public class UseStatements
  {
    public static void Main()
    {
      string[] message = {"Hello", "World", "in", "C#"};
      foreach (string msg in message)
      {
        Console.Write(msg+" ");
      }
      Console.WriteLine("");
      int a = 10;
      int b = 20;
      if (a < b)
      {
        Console.WriteLine("a<b");
      }
      else
      {
        Console.WriteLine("a>=b");
      }
    }
  }
}

Structures

Structures are simply an aggregation of value types and are allocated on the stack and not on the heap. Structures are useful for passing a logical and related set of data values. Structures don't support inheritance but can implement interfaces. For instance, the following program would print Hitesh.Seth followed by John.Doe and illustrates that structures are not reference types.

using System;
namespace hks
{
  public class UseStructures
  {
    public static void Main()
    {
      Person hs = new Person("Hitesh","Seth");
      Person jd = hs;
      jd.FirstName = "John";
      jd.LastName = "Doe";
      Console.WriteLine(hs.FirstName+"."+hs.LastName);
      Console.WriteLine(jd.FirstName+"."+jd.LastName);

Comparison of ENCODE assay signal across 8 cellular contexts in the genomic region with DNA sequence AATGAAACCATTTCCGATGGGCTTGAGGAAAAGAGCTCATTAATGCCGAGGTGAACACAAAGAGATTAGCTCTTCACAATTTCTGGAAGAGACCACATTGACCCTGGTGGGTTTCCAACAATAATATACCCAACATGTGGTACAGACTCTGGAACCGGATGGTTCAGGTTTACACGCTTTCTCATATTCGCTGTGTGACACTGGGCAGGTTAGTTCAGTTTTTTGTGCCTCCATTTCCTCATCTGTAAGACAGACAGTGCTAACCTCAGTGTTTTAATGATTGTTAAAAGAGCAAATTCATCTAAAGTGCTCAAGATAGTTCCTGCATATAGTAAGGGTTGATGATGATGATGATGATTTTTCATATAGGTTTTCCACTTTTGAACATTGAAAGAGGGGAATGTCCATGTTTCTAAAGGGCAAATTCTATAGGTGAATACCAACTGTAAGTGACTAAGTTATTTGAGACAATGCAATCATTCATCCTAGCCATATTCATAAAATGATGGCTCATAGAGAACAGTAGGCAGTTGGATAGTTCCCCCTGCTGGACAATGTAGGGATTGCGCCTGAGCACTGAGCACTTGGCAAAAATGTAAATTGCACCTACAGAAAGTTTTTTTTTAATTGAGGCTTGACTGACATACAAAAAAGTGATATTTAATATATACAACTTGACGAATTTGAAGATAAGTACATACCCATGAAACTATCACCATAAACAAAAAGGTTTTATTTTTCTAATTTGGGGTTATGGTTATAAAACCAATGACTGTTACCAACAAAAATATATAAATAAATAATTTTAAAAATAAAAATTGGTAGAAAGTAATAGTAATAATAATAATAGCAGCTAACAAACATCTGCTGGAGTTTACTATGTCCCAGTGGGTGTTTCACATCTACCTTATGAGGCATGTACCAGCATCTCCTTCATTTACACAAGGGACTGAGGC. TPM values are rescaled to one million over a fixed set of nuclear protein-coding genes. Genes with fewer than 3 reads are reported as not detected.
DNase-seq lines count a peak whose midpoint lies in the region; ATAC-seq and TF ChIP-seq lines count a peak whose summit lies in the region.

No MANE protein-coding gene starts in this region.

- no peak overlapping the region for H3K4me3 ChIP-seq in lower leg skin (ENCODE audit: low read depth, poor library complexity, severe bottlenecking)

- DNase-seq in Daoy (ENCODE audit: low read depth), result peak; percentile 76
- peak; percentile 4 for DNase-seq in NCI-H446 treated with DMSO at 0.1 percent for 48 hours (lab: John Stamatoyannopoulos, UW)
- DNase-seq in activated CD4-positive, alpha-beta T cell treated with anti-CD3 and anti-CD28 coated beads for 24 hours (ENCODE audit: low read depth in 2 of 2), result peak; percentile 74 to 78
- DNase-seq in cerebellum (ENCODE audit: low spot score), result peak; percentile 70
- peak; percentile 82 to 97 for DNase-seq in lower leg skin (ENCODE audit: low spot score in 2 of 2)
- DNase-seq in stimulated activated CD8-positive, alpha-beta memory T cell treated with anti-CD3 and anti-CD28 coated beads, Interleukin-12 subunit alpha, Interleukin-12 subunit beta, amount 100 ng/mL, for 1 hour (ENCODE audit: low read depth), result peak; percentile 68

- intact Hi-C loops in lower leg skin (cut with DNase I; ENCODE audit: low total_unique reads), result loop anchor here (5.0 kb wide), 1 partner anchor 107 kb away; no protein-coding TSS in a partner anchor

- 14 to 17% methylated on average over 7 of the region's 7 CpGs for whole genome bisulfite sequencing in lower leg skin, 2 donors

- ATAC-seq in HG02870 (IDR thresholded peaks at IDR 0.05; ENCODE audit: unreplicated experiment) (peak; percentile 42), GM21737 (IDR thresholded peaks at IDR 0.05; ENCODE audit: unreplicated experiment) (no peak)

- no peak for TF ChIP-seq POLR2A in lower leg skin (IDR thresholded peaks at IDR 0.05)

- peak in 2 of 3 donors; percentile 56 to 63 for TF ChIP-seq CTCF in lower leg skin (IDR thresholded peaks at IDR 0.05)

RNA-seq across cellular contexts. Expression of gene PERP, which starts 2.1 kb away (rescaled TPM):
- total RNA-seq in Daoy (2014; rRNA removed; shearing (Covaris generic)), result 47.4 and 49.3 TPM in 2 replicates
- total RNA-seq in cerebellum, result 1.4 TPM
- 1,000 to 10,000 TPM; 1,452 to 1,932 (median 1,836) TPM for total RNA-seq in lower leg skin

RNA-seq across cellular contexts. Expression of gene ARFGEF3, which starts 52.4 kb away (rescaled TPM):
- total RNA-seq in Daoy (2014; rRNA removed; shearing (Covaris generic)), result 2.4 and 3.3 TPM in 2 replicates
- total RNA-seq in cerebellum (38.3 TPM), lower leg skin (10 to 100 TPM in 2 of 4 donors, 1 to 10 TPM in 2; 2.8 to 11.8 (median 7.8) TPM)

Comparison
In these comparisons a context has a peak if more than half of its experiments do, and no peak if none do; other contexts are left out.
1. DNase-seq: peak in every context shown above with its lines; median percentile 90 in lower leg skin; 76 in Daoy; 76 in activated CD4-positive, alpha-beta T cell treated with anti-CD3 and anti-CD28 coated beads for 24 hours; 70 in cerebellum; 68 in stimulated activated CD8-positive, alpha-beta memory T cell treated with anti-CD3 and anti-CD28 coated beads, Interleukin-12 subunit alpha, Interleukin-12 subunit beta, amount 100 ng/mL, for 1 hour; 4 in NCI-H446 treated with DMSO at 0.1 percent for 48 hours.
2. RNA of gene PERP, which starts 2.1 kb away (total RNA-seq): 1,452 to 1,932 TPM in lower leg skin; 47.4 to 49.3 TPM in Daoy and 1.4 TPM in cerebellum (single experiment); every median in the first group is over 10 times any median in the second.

}
  }
  public struct Person
  {
    public string FirstName, LastName;
    public Person(string FirstName, string LastName)
    {
      this.FirstName = FirstName;
      this.LastName = LastName;
    }
  }
}

Classes

Classes, on the other hand, are reference types and hence are allocated on the heap. Classes provide object-oriented constructs such as encapsulation, polymorphism, and inheritance. For instance, the following program would print John.Doe twice, illustrating that objects are reference types, allocated on the heap.

 using System;

namespace hks
{
  public class UseClasses
  {
    public static void Main()
    {
      Person hs = new Person("Hitesh","Seth");
      Person jd = hs;
      jd.FirstName = "John";
      jd.LastName = "Doe";
      Console.WriteLine(hs.GetFullName());
      Console.WriteLine(jd.GetFullName());
    }
  }
  public class Person
  {
    private string sFirstName, sLastName;
    public Person(string FirstName, string LastName)
    {
      this.sFirstName = FirstName;
      this.sLastName = LastName;
    }
    public string FirstName
    {
      get
      {
        return sFirstName;
      }
      set
      {
        sFirstName = value;
      }
    }
    public string LastName
    {
      get
      {
        return sLastName;
      }
      set
      {
        sLastName = value;
      }
    }
    public String GetFullName()
    {